Eri Miyuki1,2, Mari Hasegawa3, Yoko Hokotachi4, Shohei Iijima5, Masahiko Yano6 and Teruyoshi Amagai7
1Department of Food Sciences and Nutrition, Graduate School of Environmental Sciences, Mukogawa Women’s University, Japan
2Department of Food and Nutrition, Ube Frontier College, Japan
3Department of Clinical Nutrition, Yokkaichi Hazu Medical Center, Japan Community Health Care Organization (JCHO), Japan
4Department of Clinical Nutrition, Takarazuka Dai-ichi Hospital, Japan
5Department of Surgical Oncology, Osaka International Cancer Institute, Japan
6Department of Surgery, Osaka International Cancer Institute, Japan
7Department of Food Sciences and Nutrition, School of Environmental Sciences, Mukogawa Women’s University, Japan
Aim: To test the hypothesis of Non protein Calorie: Nitrogen Ratio (NPC/N) as a determinant of clinical outcome in critical illness. Methods: All consecutive patients with esophageal cancer admitted to ICU were enrolled. Collected data: 1) Demographics, age, sex, height, body weight and BMI at admission, CCI, blood loss, and operation time, 2) Laboratory, CRP, 3) Nutritional, energy and protein intake, NPC/N, 4) Outcomes, and the Length of Stay (LOS) in ICU, highest CRP, and total insulin dose. Analysis 1: All patients were divided into two groups by median values of energy, protein and NPC/N. Outcome parameters were compared between the two groups. Analysis 2: All patients were divided into two groups by NPC/N < vs. ≥ 150 and other cutoff values. All collected data were compared between the two groups. Analysis 3: Multiple logistic regression analysis was conducted to draw an Odds Ratio (OR) for each variable to predict a shorter LOS in ICU. Results: 69 out of 91 patients were analyzed. Result 1: Subjects with protein intake <0.48 g/kg/day showed a significantly shorter LOS in ICU (4.0 vs. 5.0, p=0.011). Result 2: Subjects with NPC/N ≥ 150 showed a significantly shorter LOS in ICU (p=0.034). Result 3: daily protein intake and NPC/N were determinants of clinical outcome (OR=0.005, 0.967, respectively). Conclusion: We concluded that NPC/N could be identified as a determinant of clinical outcome when it is set at 150. From the analysis of all consecutive patients after esophageal surgery, we conclude that NPC/N can be identified as a determinant of clinical outcome when it is set at 150.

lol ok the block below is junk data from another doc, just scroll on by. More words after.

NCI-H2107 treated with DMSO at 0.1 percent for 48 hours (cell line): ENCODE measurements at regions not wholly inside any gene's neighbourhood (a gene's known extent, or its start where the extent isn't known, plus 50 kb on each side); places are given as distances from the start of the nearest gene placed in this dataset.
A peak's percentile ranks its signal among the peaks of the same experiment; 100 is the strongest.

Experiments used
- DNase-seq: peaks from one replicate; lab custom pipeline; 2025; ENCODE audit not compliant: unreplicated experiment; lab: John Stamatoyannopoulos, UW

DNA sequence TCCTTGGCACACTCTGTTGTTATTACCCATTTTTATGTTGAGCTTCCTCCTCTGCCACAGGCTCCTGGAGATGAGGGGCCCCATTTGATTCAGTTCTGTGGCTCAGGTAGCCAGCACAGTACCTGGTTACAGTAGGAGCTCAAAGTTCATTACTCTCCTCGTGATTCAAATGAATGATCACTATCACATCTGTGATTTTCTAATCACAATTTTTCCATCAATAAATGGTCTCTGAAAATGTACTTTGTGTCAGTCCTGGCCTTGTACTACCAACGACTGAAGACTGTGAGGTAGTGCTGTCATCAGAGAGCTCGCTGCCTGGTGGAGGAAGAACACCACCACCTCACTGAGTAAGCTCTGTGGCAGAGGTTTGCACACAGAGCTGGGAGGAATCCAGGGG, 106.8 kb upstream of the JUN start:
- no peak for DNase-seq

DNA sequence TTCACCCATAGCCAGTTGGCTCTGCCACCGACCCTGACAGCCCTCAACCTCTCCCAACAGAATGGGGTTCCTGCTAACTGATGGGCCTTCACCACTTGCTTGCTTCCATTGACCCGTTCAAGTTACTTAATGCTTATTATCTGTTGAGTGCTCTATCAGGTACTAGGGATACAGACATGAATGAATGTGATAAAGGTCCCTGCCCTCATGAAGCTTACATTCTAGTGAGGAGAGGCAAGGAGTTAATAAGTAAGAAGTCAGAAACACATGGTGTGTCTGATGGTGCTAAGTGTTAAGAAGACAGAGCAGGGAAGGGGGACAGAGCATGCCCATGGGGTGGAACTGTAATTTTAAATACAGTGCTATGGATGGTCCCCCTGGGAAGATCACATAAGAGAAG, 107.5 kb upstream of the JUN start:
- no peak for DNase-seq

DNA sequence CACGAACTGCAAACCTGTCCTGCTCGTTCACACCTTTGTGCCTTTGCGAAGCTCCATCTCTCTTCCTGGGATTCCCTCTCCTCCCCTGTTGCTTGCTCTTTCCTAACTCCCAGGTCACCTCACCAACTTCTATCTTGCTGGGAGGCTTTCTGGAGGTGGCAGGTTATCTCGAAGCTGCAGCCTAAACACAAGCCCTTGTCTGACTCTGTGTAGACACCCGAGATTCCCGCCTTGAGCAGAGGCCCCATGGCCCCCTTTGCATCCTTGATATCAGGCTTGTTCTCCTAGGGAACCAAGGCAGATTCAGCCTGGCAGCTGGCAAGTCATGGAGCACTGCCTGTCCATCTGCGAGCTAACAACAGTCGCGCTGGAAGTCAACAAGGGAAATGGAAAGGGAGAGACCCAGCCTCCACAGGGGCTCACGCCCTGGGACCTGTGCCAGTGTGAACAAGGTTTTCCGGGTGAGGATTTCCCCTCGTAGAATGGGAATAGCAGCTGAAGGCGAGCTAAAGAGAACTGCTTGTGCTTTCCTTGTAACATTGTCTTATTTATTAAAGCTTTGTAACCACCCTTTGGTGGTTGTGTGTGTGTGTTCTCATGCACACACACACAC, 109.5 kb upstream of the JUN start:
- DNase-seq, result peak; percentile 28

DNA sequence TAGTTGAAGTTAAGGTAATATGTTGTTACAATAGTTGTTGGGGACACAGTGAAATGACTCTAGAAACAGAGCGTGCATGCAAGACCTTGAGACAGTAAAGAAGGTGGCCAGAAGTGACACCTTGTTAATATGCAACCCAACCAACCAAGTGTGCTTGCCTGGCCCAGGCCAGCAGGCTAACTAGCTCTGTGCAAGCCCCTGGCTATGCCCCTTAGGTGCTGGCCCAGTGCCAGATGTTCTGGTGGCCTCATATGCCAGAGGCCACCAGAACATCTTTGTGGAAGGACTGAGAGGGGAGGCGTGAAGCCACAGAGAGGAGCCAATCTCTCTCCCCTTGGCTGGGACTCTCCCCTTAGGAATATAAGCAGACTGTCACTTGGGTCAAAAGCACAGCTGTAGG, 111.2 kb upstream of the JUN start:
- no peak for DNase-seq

Miyuki E, Hasegawa M, Hokotachi Y, Iijima S, Yano M, Amagai T. Non Protein Calorie: Nitrogen Ratio (NPC/N) as a Determinant of Clinical Outcome in Critically Illness. Clin Surg. 2019; 4: 2524..